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Didgie

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About Didgie

  • Rank
    stranger
  • Birthday 11/30/1999

Converted

  • Occupation
    Chiropractor for people and animals
  • Location
    Portland, OR
  1. St. Helens conditions?

    ah that was you with the kite - nice idea! we were having lunch just below you. so the micorspikes worked? i was toying with the idea of taking yaktrax but went with full 'pons instead. good day.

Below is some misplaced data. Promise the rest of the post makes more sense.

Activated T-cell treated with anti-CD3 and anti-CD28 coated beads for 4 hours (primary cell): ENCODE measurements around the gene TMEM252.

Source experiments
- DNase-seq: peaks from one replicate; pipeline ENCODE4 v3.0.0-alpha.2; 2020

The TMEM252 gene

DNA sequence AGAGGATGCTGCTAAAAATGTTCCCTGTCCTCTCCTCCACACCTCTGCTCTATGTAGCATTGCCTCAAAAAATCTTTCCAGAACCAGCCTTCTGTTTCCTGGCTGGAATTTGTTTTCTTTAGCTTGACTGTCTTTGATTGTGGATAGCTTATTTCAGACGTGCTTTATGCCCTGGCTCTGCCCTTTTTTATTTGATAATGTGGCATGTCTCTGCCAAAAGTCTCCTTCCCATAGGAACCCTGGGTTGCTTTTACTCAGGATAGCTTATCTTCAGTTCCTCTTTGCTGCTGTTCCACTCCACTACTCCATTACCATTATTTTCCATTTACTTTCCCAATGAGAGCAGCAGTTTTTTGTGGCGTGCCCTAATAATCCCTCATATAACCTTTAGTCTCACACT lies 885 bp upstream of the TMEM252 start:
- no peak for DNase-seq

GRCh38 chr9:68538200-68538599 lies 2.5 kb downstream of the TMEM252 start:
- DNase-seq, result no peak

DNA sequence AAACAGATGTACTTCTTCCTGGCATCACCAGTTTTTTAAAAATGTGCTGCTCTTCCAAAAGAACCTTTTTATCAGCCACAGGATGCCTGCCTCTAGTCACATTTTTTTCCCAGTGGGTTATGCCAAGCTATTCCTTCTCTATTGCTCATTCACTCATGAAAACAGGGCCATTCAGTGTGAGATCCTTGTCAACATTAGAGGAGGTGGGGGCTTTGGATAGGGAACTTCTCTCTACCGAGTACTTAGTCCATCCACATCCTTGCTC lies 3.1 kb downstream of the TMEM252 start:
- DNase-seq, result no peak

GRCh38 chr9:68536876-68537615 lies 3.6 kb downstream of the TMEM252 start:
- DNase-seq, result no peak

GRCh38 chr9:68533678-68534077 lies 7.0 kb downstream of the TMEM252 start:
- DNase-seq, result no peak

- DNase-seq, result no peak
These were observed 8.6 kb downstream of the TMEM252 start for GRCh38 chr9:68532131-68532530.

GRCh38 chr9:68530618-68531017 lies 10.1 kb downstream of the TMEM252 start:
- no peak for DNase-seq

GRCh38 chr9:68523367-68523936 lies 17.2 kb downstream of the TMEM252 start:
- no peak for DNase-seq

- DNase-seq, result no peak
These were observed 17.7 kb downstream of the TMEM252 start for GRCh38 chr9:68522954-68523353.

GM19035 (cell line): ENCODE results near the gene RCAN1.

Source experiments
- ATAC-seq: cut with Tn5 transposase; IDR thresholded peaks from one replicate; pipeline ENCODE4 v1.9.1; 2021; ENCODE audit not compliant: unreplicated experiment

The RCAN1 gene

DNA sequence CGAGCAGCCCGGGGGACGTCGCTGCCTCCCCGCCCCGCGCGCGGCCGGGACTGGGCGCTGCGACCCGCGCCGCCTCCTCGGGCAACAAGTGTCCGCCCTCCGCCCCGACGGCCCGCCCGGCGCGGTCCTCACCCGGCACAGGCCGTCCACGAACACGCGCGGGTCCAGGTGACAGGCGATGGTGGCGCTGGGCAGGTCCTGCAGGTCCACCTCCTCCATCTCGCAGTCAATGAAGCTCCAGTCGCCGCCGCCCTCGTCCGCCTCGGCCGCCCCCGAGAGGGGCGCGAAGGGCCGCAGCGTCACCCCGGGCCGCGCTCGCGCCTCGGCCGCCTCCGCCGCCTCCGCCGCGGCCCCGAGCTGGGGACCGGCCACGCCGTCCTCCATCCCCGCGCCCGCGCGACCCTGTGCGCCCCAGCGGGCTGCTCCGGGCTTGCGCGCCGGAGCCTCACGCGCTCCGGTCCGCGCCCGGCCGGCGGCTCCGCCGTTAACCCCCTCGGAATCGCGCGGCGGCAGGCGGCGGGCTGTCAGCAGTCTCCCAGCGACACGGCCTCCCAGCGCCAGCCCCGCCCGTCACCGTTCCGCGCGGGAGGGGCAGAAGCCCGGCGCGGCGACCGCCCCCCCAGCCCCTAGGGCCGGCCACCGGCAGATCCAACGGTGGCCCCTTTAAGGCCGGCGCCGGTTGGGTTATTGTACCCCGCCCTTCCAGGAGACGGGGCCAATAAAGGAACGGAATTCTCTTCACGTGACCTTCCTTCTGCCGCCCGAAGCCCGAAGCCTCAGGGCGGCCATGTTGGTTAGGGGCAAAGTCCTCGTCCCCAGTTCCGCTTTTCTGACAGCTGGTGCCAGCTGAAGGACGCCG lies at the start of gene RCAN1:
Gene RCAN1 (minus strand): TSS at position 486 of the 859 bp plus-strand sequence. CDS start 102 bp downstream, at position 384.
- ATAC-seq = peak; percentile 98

2. St. Helens conditions?

    We went yesterday (Sunday). I left the skis at home and was glad I did. It couldn't have been a better climb (except maybe for the wind on the way up). Glissaded most of the way down. What better way is there to spend a sunny February Sunday :-)
  3. Looking to climb/ski St. Helens this Sunday. Does anyone know what the snow is like up there right now? Thanks!